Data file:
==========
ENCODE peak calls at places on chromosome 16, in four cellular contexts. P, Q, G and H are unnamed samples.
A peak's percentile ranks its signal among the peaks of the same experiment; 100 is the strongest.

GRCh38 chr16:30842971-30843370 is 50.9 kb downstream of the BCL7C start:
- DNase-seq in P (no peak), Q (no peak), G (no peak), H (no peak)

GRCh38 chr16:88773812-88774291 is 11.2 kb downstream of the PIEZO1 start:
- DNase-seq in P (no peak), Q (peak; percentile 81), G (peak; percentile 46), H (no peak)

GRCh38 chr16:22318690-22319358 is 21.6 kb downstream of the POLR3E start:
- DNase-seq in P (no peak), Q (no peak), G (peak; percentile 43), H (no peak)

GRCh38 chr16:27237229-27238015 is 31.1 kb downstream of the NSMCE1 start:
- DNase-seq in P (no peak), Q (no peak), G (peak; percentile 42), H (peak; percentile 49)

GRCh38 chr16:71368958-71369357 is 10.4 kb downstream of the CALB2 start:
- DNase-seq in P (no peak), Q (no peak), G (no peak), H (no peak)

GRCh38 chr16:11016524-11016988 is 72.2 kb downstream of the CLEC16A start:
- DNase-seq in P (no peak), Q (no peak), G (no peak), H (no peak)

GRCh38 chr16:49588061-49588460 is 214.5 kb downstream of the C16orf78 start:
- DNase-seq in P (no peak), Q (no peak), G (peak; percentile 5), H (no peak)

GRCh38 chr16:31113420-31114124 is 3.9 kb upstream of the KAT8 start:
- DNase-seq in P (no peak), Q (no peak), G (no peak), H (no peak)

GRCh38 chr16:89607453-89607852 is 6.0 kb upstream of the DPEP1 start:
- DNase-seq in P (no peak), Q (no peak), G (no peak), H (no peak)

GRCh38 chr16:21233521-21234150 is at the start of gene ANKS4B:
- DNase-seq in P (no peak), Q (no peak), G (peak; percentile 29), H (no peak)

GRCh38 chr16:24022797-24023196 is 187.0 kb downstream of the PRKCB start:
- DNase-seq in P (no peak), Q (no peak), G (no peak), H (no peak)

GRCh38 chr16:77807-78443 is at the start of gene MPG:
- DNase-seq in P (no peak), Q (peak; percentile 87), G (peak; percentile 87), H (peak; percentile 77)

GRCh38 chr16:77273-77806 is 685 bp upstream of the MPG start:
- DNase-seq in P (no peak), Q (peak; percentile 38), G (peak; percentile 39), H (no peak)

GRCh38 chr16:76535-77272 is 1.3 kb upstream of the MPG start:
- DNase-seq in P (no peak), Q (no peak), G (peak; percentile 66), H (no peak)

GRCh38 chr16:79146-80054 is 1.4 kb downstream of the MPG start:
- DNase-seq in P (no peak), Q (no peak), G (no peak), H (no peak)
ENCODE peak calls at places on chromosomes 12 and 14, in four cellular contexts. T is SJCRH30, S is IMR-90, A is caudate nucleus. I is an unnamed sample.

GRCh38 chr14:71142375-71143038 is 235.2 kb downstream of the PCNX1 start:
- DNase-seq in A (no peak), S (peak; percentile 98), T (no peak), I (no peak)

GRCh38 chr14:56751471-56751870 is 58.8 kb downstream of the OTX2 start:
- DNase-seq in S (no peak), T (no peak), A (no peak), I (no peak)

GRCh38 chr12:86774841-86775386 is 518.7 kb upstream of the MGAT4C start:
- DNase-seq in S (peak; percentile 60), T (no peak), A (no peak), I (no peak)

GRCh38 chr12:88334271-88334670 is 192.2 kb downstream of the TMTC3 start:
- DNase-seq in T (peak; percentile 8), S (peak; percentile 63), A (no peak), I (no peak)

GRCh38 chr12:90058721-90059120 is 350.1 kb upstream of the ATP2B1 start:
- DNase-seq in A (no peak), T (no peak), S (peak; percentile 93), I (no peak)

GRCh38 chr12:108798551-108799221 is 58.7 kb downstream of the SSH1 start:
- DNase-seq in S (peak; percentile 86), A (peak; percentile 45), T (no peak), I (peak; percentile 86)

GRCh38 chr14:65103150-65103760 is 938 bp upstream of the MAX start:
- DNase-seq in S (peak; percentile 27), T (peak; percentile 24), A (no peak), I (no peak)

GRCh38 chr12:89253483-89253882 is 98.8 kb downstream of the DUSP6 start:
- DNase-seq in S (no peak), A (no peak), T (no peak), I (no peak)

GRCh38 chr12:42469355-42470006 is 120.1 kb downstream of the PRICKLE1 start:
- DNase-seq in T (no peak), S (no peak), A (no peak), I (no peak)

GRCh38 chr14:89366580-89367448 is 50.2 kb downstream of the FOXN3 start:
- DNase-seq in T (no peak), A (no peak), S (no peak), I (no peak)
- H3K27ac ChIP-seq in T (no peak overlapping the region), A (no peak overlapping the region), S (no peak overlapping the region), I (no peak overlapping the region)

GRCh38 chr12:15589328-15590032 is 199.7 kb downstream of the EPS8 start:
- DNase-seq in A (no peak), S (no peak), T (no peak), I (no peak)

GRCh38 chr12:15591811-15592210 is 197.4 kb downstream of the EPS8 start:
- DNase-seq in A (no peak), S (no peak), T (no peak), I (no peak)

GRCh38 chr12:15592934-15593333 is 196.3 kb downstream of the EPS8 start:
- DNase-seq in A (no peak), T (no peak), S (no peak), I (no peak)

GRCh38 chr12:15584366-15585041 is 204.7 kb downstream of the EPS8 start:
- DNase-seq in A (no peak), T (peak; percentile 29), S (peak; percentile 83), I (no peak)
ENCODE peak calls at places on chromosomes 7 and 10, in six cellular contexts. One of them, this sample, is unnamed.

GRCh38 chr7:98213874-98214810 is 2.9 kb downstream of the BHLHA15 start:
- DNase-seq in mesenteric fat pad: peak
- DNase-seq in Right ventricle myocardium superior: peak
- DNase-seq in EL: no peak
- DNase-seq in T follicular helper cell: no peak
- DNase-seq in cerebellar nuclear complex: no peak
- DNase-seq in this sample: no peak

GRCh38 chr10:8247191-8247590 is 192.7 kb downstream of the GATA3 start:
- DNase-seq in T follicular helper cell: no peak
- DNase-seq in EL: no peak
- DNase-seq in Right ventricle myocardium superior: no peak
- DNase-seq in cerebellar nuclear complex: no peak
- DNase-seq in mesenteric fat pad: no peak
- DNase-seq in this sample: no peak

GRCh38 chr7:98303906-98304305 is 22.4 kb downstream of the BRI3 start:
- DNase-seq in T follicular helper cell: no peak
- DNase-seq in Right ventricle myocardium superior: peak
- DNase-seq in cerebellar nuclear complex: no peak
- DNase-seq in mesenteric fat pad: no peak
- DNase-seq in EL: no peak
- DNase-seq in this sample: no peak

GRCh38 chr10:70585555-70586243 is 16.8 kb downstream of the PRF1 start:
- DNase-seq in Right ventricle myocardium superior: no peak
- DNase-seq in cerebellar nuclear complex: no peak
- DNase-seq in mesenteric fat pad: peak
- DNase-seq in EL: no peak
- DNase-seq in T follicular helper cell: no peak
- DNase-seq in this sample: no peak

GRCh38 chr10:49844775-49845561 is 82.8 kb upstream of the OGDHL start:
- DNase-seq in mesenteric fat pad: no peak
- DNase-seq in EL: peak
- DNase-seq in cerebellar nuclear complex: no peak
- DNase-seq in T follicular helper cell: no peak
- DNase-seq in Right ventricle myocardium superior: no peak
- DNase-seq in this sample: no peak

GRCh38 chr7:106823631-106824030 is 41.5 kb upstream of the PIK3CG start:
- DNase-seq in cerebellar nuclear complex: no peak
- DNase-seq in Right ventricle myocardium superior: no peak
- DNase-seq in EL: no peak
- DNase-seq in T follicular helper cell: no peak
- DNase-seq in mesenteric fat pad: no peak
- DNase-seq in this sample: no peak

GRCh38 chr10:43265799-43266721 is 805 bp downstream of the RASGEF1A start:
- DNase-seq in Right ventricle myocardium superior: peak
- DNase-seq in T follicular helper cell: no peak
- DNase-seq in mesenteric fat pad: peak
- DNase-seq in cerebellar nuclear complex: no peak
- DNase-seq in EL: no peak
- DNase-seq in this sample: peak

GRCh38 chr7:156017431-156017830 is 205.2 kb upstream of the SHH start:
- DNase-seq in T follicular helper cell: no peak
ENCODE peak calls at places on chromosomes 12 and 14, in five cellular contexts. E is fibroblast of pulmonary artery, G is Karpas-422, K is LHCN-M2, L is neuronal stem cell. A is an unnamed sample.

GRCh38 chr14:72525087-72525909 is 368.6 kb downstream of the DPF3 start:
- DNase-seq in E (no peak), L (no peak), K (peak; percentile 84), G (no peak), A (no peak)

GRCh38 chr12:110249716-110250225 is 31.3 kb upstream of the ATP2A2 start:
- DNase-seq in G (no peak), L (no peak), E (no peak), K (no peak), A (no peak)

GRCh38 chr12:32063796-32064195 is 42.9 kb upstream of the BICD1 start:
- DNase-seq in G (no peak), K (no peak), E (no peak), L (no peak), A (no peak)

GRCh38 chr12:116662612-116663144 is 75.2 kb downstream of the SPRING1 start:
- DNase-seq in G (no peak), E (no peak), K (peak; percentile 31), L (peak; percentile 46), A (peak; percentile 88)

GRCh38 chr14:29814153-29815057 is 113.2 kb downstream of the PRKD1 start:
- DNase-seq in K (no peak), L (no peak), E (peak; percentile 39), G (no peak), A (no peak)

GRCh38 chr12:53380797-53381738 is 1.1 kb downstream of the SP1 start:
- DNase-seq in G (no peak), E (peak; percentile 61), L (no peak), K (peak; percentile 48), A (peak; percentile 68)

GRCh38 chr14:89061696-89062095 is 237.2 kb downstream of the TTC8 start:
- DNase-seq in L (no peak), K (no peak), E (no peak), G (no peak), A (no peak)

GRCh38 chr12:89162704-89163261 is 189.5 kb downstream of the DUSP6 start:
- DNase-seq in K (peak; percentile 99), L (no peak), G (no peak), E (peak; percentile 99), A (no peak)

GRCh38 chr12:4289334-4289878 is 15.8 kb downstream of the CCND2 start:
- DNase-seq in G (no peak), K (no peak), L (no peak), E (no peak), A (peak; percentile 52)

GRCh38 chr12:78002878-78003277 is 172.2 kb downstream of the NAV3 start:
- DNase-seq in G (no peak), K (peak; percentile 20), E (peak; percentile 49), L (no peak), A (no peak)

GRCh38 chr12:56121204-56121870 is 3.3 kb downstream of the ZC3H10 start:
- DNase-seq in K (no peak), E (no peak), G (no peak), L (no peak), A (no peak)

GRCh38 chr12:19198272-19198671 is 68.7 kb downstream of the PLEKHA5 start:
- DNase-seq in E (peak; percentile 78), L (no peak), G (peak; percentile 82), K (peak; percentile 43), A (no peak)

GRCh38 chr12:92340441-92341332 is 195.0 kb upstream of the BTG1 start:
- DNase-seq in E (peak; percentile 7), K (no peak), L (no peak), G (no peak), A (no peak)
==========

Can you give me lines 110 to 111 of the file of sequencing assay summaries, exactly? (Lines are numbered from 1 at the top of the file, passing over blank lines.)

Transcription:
- DNase-seq in cerebellar nuclear complex: no peak
- DNase-seq in EL: no peak